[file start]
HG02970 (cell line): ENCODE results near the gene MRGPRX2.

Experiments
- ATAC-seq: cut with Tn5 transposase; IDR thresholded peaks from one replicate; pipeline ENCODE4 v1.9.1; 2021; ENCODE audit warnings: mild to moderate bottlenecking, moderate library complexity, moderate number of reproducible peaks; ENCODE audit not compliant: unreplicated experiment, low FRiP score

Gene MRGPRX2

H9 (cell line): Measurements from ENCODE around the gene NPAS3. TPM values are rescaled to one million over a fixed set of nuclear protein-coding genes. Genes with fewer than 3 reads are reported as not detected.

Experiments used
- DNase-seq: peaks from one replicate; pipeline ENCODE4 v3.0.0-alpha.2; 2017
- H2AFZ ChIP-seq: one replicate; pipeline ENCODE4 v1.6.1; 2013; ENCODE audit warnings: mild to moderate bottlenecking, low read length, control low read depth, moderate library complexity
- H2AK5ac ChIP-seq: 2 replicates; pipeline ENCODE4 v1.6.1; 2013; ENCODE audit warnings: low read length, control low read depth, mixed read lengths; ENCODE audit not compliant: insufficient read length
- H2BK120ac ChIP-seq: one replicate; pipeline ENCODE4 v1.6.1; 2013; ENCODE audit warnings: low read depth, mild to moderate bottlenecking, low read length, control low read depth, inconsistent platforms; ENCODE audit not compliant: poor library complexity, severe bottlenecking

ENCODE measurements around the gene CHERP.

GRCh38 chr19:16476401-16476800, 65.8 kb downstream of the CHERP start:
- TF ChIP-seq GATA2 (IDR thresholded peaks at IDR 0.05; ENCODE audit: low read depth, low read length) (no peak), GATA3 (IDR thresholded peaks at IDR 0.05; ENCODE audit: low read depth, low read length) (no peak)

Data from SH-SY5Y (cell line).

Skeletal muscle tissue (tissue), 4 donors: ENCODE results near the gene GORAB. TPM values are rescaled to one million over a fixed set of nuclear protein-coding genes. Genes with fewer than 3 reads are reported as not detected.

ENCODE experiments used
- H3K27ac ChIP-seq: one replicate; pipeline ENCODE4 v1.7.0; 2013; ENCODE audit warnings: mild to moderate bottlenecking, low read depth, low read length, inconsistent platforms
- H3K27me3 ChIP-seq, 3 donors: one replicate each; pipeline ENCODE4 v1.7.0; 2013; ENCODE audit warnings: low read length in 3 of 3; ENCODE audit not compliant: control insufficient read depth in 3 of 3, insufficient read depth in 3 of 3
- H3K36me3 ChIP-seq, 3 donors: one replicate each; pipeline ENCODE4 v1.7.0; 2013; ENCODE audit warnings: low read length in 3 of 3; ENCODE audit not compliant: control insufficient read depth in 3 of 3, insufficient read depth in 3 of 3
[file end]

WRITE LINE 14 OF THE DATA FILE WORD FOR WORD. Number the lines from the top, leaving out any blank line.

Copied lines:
Data from SH-SY5Y (cell line).